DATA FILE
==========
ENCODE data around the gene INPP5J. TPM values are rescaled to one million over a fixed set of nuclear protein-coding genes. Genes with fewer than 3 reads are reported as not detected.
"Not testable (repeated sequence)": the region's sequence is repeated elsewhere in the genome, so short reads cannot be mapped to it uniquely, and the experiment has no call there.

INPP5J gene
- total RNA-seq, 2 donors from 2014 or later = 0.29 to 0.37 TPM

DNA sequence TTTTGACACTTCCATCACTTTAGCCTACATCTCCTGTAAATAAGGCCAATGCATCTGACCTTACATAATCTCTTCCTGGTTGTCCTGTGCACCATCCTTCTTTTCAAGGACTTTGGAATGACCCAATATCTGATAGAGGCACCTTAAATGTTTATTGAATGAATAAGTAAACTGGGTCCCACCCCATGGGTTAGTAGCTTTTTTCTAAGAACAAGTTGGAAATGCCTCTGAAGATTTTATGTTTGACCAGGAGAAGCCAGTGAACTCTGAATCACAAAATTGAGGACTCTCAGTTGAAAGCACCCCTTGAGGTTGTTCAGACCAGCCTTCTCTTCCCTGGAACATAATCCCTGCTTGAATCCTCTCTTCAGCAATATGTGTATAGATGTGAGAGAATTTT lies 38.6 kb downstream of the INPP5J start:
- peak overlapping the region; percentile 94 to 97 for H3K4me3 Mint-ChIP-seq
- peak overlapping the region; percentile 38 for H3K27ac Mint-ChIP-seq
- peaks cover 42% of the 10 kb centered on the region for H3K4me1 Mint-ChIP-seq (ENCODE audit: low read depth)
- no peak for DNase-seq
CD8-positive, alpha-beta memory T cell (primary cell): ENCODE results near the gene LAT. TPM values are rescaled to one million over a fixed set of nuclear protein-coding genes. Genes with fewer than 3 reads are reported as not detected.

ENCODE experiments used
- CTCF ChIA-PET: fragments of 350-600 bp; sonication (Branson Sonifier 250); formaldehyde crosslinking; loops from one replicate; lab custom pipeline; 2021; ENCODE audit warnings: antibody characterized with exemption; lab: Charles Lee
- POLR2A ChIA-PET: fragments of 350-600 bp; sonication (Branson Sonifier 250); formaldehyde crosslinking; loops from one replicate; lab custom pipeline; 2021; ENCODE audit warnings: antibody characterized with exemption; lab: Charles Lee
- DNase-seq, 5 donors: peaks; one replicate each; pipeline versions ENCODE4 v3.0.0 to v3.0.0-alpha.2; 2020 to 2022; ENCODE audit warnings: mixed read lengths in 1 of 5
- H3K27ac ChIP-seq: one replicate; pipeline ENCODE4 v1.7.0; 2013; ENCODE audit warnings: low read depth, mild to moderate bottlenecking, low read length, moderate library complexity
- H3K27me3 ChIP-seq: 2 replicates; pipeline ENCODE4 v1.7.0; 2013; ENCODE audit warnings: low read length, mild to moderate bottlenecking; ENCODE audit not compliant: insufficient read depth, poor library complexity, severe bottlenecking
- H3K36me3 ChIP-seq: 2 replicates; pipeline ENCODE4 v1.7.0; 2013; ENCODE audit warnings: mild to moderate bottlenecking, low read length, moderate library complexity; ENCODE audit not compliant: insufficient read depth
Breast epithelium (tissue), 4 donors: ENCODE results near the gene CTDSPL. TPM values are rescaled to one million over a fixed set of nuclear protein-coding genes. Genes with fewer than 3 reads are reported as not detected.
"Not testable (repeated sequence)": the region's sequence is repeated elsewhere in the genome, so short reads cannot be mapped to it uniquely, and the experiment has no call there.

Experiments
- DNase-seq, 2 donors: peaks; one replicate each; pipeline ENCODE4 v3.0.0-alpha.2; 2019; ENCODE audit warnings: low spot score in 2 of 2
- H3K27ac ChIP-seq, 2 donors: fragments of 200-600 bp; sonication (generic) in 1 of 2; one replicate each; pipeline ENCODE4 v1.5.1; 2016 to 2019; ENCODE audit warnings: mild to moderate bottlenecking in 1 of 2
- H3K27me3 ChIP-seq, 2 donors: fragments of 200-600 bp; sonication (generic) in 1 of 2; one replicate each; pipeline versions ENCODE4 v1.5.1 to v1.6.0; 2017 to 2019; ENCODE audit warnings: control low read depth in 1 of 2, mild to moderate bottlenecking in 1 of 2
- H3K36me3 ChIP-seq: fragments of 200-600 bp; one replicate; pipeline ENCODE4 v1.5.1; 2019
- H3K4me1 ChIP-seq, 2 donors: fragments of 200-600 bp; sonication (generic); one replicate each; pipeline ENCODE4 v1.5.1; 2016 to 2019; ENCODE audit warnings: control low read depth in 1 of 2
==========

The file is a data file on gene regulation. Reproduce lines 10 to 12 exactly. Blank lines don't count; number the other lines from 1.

CD8-positive, alpha-beta memory T cell (primary cell): ENCODE results near the gene LAT. TPM values are rescaled to one million over a fixed set of nuclear protein-coding genes. Genes with fewer than 3 reads are reported as not detected.

ENCODE experiments used
- CTCF ChIA-PET: fragments of 350-600 bp; sonication (Branson Sonifier 250); formaldehyde crosslinking; loops from one replicate; lab custom pipeline; 2021; ENCODE audit warnings: antibody characterized with exemption; lab: Charles Lee